Work related pain osteopath surrey
We all experience pain from time to time. Sometimes we end up pulling a muscle in our sleep, and sometimes we walk into a wall because we’re not looking straight. Needless to say, the possibility of encountering an injury and experiencing pain is all around us.
Pain is often associated with our day to day physical duties. One such duty is our occupation and more importantly, how we undertake the role. Work, whether it involves physical labour or a more sedentary role, can be a source of bodily pain. For example, if you have a desk job that requires you to sit in front of a computer screen for large parts of the day, it can lead to several problems, such as eye strain, aching muscles, neck or back pain, stress and even mental health issues.
Therefore, it’s essential to pay attention to what you do and how you do it and how your body feels. However, with our hectic lifestyles, it can be challenging to do it effectively. But with the help of Osteopathy treatments, you can not only manage work-related pain but eradicate it entirely.
Work-Related Musculoskeletal Disorders
Osteopaths specialise in physical manipulation of muscle tissue and joints and provide advice on lifting, ergonomics, and rehabilitation programs to help ease the pain and tension in joints all over the body. Some of the hands-on techniques used to help with musculoskeletal injuries may include soft tissue manipulation, dry needling, joint mobilisation and stretches etc.
Work-related musculoskeletal disorders can be quite debilitating and arise from a collection of problems that affect the tendons, muscles, joints and nerves of the body. Most of these injuries are an outcome of overexposure and continuous pressure. Some of these problems include Carpal tunnel syndrome, thoracic outlet syndrome, bad backs, etc.
Let’s understand the different kinds of work-related musculoskeletal issues one may be prone to when working long hours. Work-related pain can be caused by several work patterns like –
- Rigid and restrained body movements.
- Frequent repetitive motion.
- Incorrect or heavy lifting
- Continuous force experienced on parts (like the wrist and the hand)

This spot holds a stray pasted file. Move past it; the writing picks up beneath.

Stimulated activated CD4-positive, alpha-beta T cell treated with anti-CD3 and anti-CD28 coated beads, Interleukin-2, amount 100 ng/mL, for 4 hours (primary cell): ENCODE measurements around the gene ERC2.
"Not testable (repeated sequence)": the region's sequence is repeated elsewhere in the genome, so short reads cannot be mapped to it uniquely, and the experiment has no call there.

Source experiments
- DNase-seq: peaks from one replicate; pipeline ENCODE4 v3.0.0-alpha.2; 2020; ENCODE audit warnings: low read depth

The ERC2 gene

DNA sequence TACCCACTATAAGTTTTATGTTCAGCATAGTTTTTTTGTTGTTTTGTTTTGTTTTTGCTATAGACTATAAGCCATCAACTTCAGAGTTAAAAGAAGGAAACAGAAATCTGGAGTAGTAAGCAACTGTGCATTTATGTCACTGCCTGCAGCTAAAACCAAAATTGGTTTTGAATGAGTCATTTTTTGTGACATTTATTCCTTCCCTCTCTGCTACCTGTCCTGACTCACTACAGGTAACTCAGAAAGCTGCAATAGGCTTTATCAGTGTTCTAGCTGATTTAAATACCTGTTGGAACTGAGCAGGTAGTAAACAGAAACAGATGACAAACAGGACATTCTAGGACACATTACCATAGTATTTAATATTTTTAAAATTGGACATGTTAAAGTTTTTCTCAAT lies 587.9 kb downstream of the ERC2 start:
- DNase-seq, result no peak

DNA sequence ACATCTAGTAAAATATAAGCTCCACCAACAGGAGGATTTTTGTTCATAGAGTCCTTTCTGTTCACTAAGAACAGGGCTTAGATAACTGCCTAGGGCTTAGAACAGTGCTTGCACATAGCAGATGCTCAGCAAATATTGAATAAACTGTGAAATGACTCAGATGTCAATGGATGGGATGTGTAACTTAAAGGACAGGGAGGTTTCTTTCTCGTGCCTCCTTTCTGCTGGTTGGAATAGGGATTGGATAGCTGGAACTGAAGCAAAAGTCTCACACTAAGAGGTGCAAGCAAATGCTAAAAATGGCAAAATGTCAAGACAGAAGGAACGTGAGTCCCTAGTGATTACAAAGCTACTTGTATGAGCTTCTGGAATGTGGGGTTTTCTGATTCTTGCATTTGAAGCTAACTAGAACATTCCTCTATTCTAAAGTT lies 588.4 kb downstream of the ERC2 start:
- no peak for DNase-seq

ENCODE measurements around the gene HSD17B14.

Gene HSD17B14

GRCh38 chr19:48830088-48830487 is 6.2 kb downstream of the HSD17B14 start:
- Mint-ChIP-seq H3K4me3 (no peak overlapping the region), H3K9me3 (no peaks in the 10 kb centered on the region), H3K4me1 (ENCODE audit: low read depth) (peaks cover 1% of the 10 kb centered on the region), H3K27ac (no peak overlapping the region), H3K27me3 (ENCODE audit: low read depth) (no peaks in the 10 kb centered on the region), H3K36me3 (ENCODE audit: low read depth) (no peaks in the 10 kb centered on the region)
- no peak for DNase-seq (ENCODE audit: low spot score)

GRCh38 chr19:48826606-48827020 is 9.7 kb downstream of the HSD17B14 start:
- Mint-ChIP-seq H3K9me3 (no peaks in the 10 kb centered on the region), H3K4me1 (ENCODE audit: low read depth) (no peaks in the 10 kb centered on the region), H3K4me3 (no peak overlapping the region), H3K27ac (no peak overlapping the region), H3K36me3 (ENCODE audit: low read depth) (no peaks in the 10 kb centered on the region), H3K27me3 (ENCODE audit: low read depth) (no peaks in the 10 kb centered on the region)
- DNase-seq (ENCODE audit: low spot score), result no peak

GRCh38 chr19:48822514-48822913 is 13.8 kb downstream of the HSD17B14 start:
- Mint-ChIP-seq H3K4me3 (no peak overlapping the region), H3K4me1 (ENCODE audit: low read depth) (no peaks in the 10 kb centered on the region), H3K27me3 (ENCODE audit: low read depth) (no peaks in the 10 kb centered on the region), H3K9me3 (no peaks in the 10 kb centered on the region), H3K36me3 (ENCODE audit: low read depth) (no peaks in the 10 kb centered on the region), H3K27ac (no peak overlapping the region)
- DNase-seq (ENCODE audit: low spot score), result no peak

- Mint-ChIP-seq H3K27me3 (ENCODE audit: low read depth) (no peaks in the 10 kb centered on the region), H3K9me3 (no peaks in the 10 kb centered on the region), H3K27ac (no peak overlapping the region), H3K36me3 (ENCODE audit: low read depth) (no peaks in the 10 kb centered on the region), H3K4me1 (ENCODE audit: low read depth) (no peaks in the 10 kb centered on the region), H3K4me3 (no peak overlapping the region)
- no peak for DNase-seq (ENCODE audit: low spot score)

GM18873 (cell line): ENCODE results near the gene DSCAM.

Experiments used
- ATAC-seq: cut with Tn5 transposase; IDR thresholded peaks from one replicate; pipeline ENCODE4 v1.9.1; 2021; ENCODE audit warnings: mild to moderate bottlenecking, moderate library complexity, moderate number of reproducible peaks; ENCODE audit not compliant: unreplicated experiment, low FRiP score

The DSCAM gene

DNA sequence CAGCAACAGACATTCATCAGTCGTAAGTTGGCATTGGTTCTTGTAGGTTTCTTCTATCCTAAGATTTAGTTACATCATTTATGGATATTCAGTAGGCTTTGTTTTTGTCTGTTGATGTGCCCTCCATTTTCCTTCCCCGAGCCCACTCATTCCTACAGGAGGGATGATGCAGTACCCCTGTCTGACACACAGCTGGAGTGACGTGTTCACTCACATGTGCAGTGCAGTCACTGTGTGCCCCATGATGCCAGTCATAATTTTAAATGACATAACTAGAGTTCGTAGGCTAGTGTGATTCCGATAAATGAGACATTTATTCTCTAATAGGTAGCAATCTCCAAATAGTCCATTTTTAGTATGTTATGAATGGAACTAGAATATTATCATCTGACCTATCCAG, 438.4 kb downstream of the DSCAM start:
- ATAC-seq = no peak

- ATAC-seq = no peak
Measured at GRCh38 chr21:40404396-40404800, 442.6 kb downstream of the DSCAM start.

- A fast-paced work environment that does not allow for adequate recovery time.
It’s important to note that these work factors are not independently responsible for work-related pain. A combination of several contributing factors usually causes a work-related strain. Five key injuries responsible for work-related musculoskeletal disorders are listed below.
Muscle injury at work can take place due to frequent exposure to trauma on a particular muscle. This leads to microtears in the muscle fibres.
However, if the muscle doesn’t get enough time to recuperate, scar tissue can build up and assimilate into it. This leads to discomfort, reduced function over time and muscular pain. If a muscle is contracted or overstretched for a long time, then it won’t get the time to heal. This can lead to a bigger problem in the future.
Tendon injuries usually occur from a sudden strong overload of the tendon or repeated loading of the tendon over time. This can occur in tendons that are found inside tendon sheaths or with them. Tendons with sheaths are mainly present in the hand and the wrist, whereas tendons without sheaths are close to the shoulder, elbow, and forearm.
Sheaths carry cells that produce a lubricating fluid for the tendons. This lubrication mechanism is prone to faltering if the hand or the wrist is exposed to continuous movements without rest. Failure to lubricate the tendon leads to tenderness of the tendon.
Tendons in the shoulder, elbow, and forearm are vulnerable to bad posture and constant incorrect or unbalanced movement. This leads to injury to the fibres of the tendon.
The repeated motion, fixed posture or positioning of a body part can lead to severe nerve damage. This could be because of the stress caused to the tissues surrounding the nerves or direct compression of the nerves either from shortened or lengthened muscles or from external pressure. The compression of nerves can lead to weakness of the muscles and a numbing sensation.
The damage done to an intervertebral disc can occur over time or be sudden in onset.
Over time, it will invariably occur due to repeated movements or a lack of and will more likely occur due to ageing, poor diet, poor posture, lack of exercise and poor muscle strength and control.
A sudden onset will often lead to immediate sharp pain at the injured site (normally in the low back or neck). This is usually caused by lifting, bending with rotation or an accident at work.
A joint comprises the bones (and cartilage) and the structures that help support or move it. These will include the muscles, tendons, ligaments. Damage to any one tissue can create unbalanced forces on the joint.
These can occur from a sudden movement or accident in the workplace or build up over time from incorrect or repetitive movements or positions that the body is not used to.
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